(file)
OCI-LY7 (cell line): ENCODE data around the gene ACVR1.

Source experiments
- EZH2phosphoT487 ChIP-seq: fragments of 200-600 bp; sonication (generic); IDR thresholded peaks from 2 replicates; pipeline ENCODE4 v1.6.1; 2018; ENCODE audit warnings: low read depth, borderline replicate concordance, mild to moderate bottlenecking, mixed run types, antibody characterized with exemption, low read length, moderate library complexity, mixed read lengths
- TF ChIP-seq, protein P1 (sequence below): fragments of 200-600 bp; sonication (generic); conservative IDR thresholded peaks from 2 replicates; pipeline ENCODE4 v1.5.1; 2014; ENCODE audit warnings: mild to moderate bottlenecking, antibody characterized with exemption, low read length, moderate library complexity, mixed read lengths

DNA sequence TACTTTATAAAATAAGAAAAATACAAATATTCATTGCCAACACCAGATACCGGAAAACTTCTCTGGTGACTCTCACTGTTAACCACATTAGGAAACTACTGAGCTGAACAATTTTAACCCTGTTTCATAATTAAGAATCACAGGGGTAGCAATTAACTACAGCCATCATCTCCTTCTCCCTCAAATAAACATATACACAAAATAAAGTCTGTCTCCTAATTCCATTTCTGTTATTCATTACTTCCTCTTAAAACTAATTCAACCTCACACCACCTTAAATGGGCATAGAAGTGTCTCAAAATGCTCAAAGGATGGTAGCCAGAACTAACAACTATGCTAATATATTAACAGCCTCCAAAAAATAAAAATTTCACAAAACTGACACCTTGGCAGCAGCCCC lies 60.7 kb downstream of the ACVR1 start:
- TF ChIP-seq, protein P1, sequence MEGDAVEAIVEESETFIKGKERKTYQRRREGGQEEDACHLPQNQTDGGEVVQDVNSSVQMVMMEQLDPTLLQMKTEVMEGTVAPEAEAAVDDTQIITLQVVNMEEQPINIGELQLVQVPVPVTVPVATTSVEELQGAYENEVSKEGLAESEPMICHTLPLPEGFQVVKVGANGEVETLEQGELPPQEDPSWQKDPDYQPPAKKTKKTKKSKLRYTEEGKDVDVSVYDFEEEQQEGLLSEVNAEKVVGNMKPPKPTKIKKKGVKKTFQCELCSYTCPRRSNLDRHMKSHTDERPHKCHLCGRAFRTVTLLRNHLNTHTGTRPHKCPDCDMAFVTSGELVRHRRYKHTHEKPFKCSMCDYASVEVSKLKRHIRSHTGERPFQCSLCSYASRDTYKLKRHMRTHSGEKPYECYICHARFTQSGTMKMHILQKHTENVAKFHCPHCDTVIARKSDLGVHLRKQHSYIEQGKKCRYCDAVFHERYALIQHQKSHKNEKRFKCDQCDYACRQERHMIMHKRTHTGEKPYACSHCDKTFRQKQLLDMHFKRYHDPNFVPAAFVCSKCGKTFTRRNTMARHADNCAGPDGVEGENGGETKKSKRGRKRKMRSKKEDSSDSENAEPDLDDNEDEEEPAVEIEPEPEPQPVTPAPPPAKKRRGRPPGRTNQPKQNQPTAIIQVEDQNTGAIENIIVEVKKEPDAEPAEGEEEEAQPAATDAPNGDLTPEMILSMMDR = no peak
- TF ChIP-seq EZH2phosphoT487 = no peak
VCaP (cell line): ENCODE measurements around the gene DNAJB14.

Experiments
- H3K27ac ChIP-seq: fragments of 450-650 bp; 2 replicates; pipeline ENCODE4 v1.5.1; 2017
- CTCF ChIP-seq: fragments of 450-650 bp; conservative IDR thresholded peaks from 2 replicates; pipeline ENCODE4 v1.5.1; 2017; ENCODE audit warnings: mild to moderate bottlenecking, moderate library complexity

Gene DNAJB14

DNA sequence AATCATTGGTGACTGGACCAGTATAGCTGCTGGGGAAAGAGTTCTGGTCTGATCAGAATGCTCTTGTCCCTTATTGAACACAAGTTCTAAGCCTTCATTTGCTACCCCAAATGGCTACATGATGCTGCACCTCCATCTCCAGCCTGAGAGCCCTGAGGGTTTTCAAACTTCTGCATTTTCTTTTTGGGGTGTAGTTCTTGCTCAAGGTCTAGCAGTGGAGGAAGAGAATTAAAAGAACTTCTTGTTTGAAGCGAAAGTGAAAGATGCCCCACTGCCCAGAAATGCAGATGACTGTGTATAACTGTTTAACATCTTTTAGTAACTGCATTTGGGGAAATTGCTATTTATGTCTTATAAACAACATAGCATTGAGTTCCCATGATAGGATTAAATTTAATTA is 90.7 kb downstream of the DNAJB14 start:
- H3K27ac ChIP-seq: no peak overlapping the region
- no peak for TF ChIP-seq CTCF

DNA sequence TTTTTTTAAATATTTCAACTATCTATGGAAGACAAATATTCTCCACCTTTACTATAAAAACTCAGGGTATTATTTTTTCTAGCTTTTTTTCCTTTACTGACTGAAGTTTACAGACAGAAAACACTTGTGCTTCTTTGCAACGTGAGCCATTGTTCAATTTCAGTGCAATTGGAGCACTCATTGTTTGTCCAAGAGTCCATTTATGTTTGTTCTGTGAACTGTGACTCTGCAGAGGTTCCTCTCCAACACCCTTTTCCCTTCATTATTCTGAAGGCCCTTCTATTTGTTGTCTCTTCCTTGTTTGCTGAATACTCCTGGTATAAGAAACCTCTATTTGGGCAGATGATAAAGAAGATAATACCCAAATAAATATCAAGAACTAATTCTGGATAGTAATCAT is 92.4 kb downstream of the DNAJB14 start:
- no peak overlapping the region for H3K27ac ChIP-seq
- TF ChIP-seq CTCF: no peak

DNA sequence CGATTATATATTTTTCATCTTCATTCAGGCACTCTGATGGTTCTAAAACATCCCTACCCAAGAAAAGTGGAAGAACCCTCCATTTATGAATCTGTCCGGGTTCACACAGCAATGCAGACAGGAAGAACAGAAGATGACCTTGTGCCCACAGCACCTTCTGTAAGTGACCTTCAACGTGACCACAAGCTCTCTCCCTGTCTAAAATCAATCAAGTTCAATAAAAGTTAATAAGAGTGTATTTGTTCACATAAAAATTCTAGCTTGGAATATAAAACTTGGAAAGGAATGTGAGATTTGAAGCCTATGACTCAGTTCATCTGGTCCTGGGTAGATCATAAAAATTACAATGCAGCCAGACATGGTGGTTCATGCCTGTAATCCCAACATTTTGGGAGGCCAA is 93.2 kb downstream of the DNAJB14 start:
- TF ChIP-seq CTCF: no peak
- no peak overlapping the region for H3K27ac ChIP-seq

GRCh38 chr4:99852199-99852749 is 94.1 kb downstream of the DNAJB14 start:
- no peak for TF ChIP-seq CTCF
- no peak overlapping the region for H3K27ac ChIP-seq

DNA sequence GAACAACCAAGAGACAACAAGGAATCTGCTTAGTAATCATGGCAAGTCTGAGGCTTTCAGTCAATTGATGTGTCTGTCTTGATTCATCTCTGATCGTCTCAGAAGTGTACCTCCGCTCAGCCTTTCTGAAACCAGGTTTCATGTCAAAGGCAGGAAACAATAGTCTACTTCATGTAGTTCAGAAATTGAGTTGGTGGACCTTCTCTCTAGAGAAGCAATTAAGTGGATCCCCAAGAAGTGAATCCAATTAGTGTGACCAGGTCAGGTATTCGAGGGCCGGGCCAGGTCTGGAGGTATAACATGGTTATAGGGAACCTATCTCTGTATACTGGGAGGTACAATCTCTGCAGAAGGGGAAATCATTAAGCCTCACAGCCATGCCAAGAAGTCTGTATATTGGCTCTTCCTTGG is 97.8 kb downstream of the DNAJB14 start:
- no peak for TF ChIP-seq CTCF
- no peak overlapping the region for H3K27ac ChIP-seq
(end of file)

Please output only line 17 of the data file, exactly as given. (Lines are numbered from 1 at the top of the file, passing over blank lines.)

- no peak overlapping the region for H3K27ac ChIP-seq